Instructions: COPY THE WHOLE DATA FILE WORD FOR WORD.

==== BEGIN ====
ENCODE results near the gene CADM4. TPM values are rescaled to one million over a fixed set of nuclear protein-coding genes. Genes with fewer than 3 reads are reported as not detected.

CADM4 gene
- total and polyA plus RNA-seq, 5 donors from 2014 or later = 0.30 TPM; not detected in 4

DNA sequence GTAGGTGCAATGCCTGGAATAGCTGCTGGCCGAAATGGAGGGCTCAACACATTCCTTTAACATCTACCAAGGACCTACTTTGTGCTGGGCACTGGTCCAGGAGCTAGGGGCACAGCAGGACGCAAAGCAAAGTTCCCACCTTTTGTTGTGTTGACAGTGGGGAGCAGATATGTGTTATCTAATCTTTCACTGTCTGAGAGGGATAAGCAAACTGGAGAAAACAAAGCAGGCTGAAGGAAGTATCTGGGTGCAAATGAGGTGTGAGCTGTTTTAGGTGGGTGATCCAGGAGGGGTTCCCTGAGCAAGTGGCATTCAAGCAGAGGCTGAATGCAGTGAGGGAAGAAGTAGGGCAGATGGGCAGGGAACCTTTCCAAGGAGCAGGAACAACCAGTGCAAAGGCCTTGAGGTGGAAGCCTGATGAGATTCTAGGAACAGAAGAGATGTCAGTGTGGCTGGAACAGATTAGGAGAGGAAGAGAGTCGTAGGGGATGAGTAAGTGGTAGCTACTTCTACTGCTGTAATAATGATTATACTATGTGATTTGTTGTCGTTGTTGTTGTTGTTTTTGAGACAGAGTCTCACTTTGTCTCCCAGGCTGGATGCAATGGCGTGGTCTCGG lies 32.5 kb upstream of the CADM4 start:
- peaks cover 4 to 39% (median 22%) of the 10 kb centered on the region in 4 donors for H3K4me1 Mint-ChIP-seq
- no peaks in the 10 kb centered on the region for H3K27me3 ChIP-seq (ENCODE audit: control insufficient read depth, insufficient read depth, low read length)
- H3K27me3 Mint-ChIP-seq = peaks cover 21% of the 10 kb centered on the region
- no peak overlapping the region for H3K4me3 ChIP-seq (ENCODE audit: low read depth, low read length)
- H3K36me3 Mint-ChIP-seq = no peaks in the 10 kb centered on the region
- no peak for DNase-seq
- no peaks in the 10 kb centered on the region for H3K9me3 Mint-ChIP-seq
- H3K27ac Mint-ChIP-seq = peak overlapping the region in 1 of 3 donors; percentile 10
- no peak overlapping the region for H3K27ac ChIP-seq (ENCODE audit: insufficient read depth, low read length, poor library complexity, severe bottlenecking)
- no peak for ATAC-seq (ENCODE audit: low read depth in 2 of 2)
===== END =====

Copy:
ENCODE results near the gene CADM4. TPM values are rescaled to one million over a fixed set of nuclear protein-coding genes. Genes with fewer than 3 reads are reported as not detected.

CADM4 gene
- total and polyA plus RNA-seq, 5 donors from 2014 or later = 0.30 TPM; not detected in 4

DNA sequence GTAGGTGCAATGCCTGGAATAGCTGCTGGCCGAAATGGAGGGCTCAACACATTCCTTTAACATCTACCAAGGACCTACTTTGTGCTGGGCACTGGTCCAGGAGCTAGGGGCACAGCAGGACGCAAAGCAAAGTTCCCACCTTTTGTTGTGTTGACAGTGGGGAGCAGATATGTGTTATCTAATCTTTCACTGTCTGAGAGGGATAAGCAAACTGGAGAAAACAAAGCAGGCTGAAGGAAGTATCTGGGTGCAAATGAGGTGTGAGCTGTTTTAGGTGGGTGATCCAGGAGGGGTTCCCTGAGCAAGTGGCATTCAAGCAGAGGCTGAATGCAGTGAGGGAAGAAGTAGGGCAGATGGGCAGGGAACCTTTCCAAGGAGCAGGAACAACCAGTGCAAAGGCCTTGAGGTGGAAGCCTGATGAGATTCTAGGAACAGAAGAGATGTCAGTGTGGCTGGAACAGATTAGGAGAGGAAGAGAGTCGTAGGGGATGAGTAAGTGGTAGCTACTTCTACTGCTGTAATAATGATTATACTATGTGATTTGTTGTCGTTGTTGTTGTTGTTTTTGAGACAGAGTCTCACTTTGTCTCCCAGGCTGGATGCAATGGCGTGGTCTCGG lies 32.5 kb upstream of the CADM4 start:
- peaks cover 4 to 39% (median 22%) of the 10 kb centered on the region in 4 donors for H3K4me1 Mint-ChIP-seq
- no peaks in the 10 kb centered on the region for H3K27me3 ChIP-seq (ENCODE audit: control insufficient read depth, insufficient read depth, low read length)
- H3K27me3 Mint-ChIP-seq = peaks cover 21% of the 10 kb centered on the region
- no peak overlapping the region for H3K4me3 ChIP-seq (ENCODE audit: low read depth, low read length)
- H3K36me3 Mint-ChIP-seq = no peaks in the 10 kb centered on the region
- no peak for DNase-seq
- no peaks in the 10 kb centered on the region for H3K9me3 Mint-ChIP-seq
- H3K27ac Mint-ChIP-seq = peak overlapping the region in 1 of 3 donors; percentile 10
- no peak overlapping the region for H3K27ac ChIP-seq (ENCODE audit: insufficient read depth, low read length, poor library complexity, severe bottlenecking)
- no peak for ATAC-seq (ENCODE audit: low read depth in 2 of 2)